A month after the elections, the same aide made headlines again when news emerged that a female train driver, who is not an indigene of the state, reportedly criticised the state governor. In a now-deleted tweet which he wrote in his native language, the aide said the woman in question was discovered to be working for a contractor hired by the state government, adding that she was thankfully not employed by the state.

Such a statement by a leading figure, whose job, ironically, is to shape the perception of his principal on social media, has led some to express their fears and misgivings over the rhetoric posted on social media to exacerbate the already fragile faultlines of the country. Others have deemed such statements and messages as hate speech.

With no established means of media gatekeeping or verification of information before being published, messages disseminated on social media platforms before, during and after the election by all the major parties and politicians in the 2023 election and their footsoldiers have contained elements of hate speech. Asides from smearing the personality and reputation of people, hate speech can also rile up unsuspecting people against a religion, tribe or political affiliation, as witnessed in this election cycle.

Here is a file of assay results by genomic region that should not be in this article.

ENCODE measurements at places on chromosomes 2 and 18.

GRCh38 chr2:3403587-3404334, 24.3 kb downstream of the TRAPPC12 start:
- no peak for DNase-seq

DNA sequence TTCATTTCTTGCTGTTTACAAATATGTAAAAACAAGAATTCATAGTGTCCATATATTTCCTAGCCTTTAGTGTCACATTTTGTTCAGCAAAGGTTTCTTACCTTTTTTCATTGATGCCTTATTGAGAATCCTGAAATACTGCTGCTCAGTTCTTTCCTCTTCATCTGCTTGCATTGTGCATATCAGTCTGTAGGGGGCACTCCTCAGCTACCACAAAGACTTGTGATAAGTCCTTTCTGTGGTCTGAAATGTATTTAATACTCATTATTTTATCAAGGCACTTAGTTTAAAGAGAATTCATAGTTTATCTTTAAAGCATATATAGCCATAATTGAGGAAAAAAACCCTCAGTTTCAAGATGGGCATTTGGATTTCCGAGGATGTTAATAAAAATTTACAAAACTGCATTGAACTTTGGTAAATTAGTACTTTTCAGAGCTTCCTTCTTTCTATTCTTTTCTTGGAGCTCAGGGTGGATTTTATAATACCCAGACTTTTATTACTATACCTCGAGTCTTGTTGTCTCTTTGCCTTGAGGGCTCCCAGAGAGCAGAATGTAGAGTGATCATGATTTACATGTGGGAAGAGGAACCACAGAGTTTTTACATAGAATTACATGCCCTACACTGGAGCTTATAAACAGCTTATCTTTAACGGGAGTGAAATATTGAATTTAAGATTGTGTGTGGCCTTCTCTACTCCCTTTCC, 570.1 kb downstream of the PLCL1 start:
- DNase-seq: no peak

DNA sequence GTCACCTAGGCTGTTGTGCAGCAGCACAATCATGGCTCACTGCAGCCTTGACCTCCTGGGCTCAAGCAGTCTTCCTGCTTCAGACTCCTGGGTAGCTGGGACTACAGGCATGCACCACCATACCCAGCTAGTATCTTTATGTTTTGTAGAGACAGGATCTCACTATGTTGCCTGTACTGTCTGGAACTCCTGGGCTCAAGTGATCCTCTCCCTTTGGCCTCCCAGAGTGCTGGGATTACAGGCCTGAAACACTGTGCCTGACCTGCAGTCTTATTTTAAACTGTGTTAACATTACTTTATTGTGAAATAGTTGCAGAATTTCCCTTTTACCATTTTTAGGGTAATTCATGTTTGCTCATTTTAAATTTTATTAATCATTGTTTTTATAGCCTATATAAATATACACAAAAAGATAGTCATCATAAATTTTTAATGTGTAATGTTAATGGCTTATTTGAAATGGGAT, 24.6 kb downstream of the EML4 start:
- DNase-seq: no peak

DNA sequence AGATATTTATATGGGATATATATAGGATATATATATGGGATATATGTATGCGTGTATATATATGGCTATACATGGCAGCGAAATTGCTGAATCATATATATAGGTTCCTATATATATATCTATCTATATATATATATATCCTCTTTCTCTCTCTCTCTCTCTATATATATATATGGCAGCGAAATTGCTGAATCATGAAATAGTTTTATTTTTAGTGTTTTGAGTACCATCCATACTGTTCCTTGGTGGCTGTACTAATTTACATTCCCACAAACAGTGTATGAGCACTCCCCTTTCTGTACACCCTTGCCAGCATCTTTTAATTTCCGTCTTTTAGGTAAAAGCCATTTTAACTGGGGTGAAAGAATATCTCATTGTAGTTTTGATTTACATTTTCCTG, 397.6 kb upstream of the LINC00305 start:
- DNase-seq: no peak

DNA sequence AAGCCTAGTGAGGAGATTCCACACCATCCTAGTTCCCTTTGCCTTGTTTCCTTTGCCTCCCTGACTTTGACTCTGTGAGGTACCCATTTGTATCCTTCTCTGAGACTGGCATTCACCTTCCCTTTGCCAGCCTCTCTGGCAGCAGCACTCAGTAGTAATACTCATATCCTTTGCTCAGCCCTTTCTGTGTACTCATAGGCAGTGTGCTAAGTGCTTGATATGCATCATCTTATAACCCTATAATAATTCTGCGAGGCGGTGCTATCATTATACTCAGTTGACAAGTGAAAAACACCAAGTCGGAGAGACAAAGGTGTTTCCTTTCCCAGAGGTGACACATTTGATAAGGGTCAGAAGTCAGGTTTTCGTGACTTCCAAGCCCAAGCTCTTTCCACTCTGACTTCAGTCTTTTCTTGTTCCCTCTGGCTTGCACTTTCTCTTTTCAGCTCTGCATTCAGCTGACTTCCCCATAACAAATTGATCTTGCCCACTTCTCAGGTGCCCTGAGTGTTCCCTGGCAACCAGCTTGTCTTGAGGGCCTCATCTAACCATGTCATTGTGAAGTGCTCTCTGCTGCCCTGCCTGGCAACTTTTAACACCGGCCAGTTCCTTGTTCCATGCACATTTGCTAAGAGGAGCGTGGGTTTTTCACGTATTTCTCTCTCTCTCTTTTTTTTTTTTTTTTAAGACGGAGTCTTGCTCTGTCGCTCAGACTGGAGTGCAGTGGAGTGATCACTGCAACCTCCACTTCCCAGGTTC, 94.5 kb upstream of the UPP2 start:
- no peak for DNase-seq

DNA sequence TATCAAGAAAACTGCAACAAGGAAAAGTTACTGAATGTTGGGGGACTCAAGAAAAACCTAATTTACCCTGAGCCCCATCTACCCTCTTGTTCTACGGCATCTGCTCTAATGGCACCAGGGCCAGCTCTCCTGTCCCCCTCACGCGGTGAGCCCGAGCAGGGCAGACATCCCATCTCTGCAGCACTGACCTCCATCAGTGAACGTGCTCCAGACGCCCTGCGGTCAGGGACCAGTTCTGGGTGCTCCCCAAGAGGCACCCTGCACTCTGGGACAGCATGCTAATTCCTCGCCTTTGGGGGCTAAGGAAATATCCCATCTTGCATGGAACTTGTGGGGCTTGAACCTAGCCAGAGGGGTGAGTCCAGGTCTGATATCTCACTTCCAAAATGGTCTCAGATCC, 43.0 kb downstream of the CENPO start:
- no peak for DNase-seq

As the late J.P. Clark, one of Nigeria’s eminent poets and playwrights, wrote in his poem, The Casualties:

The casualties are not only those who started a fire and now cannot put out; thousands are burning that have no say in the matter.

As illustrated by the poem, the casualties in this latest social media scrimmage are not just the influencers or citizens arrested for purported defamation or allegedly breaching the public peace, but the ordinary masses who have been indoctrinated to believe that begrudging their fellow Nigerians over politics and social media is the right thing to do. Partnership, cooperation and collaboration should be the crux of the matter for Nigerians to make an impact in the country and themselves, rather than division, toxicity and rancour.

Also, there is a need to create a more hospitable environment for people to express their views on social media regardless of political affiliations, as well as ensure the implementation of gatekeeping and regulatory measures (not censorship) for the sake of credibility and peace.

Social media should be a force for good, not for evil.

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Gabriel is a trained political scientist, and a qualified and versatile communications professional who has worked as a journalist and Public Relations executive. He has a knack for content creation and development and is a keen digital native interested in all things good.